|No. of offices||4|
|No. of attorneys||approximately 400|
|No. of employees||approximately 800|
|Major practice areas||Litigation, intellectual property, public policy, corporate law, insurance law, antitrust|
|Key people||James D. Kelly, Chairman|
|Company type||Limited liability partnership|
|Slogan||Experience Dickstein Shapiro|
Dickstein Shapiro LLP (formerly Dickstein, Shapiro, Morin & Oshinsky) was a large U.S. law firm and lobbying group based in Washington, D.C., with five offices across the United States. According to the National Law Journal's 2012 rankings, it was the 128th largest law firm in the United States. The firm also ranked 75th in profit per attorney on the 2012 AmLaw 200 survey.
The firm was divided into six practice groups, each of which handle various aspects of their respective specialties: Complex Dispute resolution, Corporate & Finance, Government Law & Strategy (includes lobbying, political law, regulatory law and government contracts), Insurance coverage, Intellectual property, and Litigation.
Dickstein Shapiro was founded by Sidney Dickstein and David I. Shapiro in New York City in 1953. By 1956, the firm moved its headquarters to Washington, DC. The firm quickly established its reputation by winning several high-profile cases, including Silver v. New York Stock Exchange before the United States Supreme Court.
Over the following decades, the firm grew organically and through lateral hiring. In 2001, Dickstein Shapiro merged with Roberts, Sheridan & Kotel, a New York boutique firm that had spun off from Cravath, Swaine & Moore and which was primarily focused on corporate finance and tax law.
Dickstein Shapiro hired former Republican Speaker of the House Dennis Hastert as a lobbyist shortly after he resigned his seat in Congress. Hastert was later indicted in May 2015 on charges of illegally withdrawing money from banks to pay hush money to an individual that he committed misconduct against years ago. Hastert resigned his lobbyist position the day the indictment was unsealed. Hastert's biography was quickly removed from the firm's website, and the firm also purged all mentions of Hastert from its previously posted press releases. Hastert's resignation from Dickstein Shapiro following the indictment against him left the law firm and lobbying firm "reeling," according to news reports. The firm's lobbying business had already been struggling; it was reported that the firm had billed $130,000 on behalf of eight clients for the first quarter of 2015, "not close to being on track for its overall 2014 billings, when it brought in $3.7 million for the year." In the few years preceding the indictment, Dickstein Shapiro had already "faced an exodus of ... talent" to rival firms Greenberg Traurig and Cozen O'Connor, as well as "the loss of major client contracts" including Lorillard Tobacco Co., Peabody Energy Corp., Bayer Corp., and Covanta Energy Corp. Following the Hastert indictment, it was reported that Dickstein Shapiro's biggest domestic client, Fuels America, terminated its lobbying contract with the firm.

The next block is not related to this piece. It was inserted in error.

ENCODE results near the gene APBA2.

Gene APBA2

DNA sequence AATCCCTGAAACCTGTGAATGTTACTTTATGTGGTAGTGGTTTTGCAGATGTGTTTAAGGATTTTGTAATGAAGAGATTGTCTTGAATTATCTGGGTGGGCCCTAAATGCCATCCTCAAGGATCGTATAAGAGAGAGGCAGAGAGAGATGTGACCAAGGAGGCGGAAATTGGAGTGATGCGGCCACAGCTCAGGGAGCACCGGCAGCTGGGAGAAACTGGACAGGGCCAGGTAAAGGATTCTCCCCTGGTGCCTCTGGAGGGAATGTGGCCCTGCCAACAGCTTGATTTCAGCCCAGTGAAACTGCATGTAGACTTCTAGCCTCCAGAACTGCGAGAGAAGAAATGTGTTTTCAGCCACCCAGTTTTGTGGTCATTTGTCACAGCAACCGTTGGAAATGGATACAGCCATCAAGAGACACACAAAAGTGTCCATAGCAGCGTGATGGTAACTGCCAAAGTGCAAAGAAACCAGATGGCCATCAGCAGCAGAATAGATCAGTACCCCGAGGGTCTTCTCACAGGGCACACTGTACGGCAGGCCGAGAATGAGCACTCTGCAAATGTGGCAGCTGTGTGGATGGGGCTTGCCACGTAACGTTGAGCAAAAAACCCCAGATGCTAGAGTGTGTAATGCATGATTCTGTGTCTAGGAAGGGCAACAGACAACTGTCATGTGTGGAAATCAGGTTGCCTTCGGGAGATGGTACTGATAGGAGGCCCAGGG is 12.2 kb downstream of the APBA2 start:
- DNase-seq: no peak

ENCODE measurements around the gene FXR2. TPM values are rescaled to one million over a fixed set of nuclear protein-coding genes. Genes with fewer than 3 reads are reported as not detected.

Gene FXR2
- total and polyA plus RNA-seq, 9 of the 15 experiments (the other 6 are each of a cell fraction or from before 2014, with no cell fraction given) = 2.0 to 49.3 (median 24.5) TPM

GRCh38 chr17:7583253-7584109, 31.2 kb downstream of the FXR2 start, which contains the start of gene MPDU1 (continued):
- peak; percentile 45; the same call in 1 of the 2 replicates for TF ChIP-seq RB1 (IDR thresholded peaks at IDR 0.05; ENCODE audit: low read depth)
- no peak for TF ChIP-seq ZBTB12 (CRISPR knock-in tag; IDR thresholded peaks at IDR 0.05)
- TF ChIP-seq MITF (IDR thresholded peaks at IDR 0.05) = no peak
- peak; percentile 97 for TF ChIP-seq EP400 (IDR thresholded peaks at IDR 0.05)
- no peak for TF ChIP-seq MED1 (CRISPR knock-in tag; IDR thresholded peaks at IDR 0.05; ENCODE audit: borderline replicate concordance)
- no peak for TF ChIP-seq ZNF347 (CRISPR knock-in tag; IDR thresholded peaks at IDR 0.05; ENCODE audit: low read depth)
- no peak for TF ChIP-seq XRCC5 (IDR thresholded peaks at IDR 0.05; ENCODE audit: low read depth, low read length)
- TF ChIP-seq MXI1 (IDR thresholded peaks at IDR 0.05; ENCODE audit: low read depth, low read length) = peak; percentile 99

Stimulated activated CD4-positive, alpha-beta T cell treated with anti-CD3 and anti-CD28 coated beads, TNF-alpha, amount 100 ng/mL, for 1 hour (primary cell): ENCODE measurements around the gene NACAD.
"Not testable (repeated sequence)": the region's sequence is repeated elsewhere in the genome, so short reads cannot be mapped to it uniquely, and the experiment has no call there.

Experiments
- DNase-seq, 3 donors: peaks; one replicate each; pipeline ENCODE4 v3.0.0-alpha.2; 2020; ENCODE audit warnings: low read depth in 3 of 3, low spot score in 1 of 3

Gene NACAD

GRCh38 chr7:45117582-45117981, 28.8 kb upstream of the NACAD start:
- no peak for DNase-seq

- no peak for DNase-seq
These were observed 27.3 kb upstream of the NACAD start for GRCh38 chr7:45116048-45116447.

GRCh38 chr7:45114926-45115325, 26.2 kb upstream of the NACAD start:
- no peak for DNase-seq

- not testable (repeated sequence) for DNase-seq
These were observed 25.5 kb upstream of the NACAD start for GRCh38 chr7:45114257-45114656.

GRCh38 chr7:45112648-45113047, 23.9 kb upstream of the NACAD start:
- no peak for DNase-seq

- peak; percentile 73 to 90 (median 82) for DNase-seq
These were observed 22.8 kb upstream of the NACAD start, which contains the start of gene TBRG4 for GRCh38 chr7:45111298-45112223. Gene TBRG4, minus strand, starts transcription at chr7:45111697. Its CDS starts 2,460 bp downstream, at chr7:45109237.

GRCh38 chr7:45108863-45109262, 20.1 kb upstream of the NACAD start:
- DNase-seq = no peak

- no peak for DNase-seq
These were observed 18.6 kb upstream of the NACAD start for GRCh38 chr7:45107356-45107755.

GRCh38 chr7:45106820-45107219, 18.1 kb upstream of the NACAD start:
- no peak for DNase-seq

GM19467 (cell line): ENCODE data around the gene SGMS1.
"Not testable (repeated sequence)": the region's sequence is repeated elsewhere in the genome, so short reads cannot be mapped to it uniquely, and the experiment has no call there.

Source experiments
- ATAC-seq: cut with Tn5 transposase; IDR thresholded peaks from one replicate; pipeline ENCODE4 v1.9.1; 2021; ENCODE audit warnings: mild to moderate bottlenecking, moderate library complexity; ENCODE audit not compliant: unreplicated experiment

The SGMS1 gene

In February 2016, it was announced that the firm would discontinue operation and that Blank Rome would hire approximately 100 of its lawyers. Equity partners are expected to lose all of their firm capital.
Notable lawyers and employees
- Seymour Glanzer, former Watergate scandal prosecutor, is now senior counsel to the firm.
- Pete Hoekstra, former U.S. Representative for Michigan's 2nd congressional district, currently a senior adviser to the government relations group.
- Tim Hutchinson, former U.S. Senator from Arkansas, currently senior advisor to the firm's Public Policy & Law practice.
- Scott E. Thomas, former Commissioner of the Federal Election Commission
- Joseph Tydings, former U.S. Senator from Maryland, currently of counsel to the firm.
- Albert Wynn, former U.S. Representative for Maryland's 4th congressional district, currently senior advisor to the firm's Public Policy & Law practice.